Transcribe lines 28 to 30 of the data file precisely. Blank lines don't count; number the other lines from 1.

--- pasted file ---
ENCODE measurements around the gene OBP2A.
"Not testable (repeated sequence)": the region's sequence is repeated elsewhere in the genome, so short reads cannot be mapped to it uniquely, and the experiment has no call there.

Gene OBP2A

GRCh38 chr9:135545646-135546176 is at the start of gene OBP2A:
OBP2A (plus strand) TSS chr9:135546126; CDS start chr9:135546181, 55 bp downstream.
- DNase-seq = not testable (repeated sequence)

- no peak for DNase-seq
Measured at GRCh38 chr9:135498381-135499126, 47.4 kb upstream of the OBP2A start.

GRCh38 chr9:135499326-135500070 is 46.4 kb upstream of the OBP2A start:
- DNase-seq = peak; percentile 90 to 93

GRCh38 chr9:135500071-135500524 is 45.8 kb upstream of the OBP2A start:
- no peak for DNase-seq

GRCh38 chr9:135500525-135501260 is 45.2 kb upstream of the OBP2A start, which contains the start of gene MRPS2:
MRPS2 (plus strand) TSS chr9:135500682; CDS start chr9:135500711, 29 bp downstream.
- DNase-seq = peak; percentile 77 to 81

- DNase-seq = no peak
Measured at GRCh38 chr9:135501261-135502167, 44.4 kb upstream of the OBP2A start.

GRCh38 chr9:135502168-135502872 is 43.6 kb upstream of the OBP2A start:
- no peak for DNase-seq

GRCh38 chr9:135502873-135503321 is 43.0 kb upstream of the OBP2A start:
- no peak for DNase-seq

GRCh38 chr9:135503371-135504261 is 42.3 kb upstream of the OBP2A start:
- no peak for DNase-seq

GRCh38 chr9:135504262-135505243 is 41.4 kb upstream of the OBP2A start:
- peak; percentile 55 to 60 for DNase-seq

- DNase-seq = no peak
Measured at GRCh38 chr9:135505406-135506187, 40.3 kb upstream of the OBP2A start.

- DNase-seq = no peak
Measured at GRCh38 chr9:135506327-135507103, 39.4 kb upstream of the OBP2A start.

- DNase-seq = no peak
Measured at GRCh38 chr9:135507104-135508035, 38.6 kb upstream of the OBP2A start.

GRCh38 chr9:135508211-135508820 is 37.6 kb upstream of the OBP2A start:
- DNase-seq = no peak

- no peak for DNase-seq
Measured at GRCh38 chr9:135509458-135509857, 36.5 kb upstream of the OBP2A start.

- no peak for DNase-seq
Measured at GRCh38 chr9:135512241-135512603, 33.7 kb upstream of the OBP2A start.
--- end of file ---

- DNase-seq = no peak
Measured at GRCh38 chr9:135506327-135507103, 39.4 kb upstream of the OBP2A start.

- DNase-seq = no peak